The face is highly vascularized, and the arterial subdermal plexus of the face is supplied by both the internal and external carotid arteries. The periorbital area receives its blood supply mainly from the internal carotid system, and the mid and lower face receives blood supply from the external carotid artery. However, there are several connections or anastomoses between the internal and external carotid systems [12]. The ophthalmic artery is one of the major intracranial anastomoses between the external and internal systems. The ophthalmic artery has thirteen branches and several of the facial arteries, including branches of the internal carotid system, the supraorbital, supratrochlear, and dorsal nasal arteries, are distal branches of the ophthalmic artery. The retinal artery and posterior ciliary arteries are proximal branches of the ophthalmic artery. Injection of filler directly into the lumen of one of the branches of the internal carotid system or one of the anastomoses of the branches of the ophthalmic artery with the external carotid system, such as the angular artery, superficial temporal artery, and anterior deep temporal artery can lead to serious vascular complication [12,13] (Figure 1).


Figure 1: Vision loss due to retrograde flow of filler towards the central retinal artery after injection of the product into the supraorbital, supratrochlear, or dorsal nasal artery, all of which are branches of the internal carotid artery. There is also a risk in case of intravascular injection into branches of the external carotid due to anasotamosis with the branches of the ophthalmic artery.

During injection, pressure on the plunger of the syringe propels the filler into the cannulated vessel. Once the pressure is released, the systolic blood pressure propels the filler retrograde into the ophthalmic artery branches. Consequently, even a minute amount of filler inflowing into the central retinal artery is sufficient to cause permanent blindness. The loss of vision in the affected eye usually occurs within seconds after the injection and may or may not be associated with pain and headache [14]. Stroke may also occur through the retrograde filling of the internal carotid artery. To date there are no proven protocols to reverse filler-induced vision loss.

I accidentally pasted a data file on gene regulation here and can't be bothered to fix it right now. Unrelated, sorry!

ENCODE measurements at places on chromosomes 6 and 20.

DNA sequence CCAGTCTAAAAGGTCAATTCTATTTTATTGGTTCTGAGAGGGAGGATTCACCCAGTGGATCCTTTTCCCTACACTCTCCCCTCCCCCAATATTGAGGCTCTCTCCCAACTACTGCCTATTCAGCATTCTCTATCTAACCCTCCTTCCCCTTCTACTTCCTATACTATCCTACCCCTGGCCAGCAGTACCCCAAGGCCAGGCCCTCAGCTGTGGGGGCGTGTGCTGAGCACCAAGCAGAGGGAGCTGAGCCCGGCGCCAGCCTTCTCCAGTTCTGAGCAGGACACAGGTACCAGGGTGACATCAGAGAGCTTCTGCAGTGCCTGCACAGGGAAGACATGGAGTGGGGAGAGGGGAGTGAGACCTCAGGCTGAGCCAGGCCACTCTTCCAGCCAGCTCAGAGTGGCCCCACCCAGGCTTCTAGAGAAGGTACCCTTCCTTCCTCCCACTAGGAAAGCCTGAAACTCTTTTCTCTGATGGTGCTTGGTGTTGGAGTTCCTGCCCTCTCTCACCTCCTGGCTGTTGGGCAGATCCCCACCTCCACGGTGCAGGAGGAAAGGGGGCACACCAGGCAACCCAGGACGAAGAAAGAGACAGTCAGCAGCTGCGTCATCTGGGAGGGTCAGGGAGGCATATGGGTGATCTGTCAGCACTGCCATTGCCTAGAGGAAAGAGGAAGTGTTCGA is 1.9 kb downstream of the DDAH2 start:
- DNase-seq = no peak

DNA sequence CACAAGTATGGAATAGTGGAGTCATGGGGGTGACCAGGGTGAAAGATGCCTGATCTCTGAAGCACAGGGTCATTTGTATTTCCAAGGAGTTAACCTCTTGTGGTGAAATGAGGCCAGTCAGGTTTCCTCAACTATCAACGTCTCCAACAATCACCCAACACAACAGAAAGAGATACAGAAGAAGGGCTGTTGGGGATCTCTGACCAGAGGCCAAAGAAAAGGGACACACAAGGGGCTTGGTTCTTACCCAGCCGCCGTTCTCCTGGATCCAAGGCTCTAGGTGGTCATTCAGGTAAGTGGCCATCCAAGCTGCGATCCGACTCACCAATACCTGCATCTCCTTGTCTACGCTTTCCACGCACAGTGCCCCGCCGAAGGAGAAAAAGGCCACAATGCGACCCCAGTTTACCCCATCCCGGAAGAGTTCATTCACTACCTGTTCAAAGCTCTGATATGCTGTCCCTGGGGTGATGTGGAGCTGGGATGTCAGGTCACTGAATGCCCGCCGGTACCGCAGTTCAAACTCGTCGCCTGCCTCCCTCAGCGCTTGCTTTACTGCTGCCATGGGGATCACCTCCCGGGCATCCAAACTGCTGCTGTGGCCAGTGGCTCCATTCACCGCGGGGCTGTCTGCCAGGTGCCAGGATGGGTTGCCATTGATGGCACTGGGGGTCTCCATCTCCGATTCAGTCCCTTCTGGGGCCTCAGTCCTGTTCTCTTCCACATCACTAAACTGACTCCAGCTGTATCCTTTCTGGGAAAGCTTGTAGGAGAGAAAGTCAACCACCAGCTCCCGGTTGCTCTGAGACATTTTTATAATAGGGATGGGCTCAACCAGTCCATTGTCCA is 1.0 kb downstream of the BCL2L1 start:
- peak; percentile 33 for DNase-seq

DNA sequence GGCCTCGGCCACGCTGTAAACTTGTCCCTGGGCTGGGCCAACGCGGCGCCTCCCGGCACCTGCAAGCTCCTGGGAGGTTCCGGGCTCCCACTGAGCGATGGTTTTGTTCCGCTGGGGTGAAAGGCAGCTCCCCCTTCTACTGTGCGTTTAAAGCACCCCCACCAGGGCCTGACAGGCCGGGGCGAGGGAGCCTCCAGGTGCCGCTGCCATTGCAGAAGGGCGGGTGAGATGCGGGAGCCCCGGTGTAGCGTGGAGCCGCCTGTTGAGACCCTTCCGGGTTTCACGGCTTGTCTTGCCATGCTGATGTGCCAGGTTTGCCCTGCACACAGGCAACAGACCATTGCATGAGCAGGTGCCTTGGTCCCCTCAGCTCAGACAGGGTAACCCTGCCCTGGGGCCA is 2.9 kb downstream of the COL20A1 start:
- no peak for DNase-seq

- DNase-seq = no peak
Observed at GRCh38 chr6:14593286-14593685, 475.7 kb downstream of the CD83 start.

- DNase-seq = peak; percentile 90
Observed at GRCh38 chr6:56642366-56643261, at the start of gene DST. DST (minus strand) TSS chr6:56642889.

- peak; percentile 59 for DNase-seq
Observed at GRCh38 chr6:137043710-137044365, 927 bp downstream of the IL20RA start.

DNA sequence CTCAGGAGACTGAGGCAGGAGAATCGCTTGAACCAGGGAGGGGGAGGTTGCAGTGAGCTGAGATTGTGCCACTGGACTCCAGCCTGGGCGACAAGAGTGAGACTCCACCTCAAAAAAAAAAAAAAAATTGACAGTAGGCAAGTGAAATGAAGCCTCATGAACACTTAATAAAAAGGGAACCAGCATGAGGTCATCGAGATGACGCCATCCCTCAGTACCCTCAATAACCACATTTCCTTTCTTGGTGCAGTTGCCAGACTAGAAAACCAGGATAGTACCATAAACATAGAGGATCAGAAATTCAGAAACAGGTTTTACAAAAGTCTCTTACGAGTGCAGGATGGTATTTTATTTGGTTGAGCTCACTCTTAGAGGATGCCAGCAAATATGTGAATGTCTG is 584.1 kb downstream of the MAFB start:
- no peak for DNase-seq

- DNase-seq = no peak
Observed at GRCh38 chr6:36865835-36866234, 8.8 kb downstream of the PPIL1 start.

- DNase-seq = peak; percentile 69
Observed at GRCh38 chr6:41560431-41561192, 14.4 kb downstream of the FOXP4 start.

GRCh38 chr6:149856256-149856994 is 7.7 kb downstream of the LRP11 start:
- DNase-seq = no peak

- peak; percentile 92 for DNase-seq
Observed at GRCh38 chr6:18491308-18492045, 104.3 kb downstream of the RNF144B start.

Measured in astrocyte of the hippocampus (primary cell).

There is no doubt that anatomical knowledge is very important in the avoidance of vascular complication. However, several recent detailed cadaver studies have highlighted the fact that there are significant differences in facial arterial anatomy between individuals and even between both sides of the face in the same person. Nonetheless, it appears that there are less inter-individual variations for the depth at which the facial arteries are located [15]. Hence, this variability predisposed to a high probability for unintentional intravascular injections by even the most experienced injectors. To avoid accidental intraarterial injections, the practice of blunt cannula use has become increasingly popular. The premise is that blunt cannulae cannot pierce through vital structures such as arteries and nerves and are much safer than needles. Although this is true, recent cadaver studies have uncovered the "darker side" of cannula use. It has been shown that a 25 G cannula can penetrate an artery in certain situations where the cannula is at a perpendicular angle to the artery [16].

Patients and Methods

A retrospective review was performed of over 10,000 patient records from January 2010 to May 2017. The patients had received filler treatments in our clinics in Dubai, using a protocol to avoid intravascular injections, termed "Safe Filler Injection Protocol". An average of 2 syringes of soft tissue fillers per patient was used, resulting in a total of over 20,000 syringes. Various fillers were used including hyaluronic acid, calcium hydroxylapetite and polycaprolactone-based fillers. Patients presented two weeks after the initial treatment session for a follow-up consultation. The treatment results were documented by obtaining post-treatment photographs (Canfield Vectra 3D Imaging system, Canfield Scientific, New Jersey, USA). The outcomes of the treatment, including any untoward effects, were documented on the patient's electronic treatment notes (Capsule, Tendercare, Dubai, and UAE).

Safe filler injection protocol

This comprises four key steps

1. Strict avoidance of filler injections to glabella and nose, which are very high-risk areas that receive their blood supply from direct branches of the internal carotid system.

2. Injection of fillers to the correct, safe depth to avoid major blood vessels (Table 1).

Area Depth of injection
Temples Superficial subdermal layer
Mid face
Tear trough Supra periosteal
Pre maxillary space
Zygomatic arch Supra periosteal
Nasolabial fold
Deep pyriform fossa Supraperiosteal
Nasolabial fold Superficial subdermal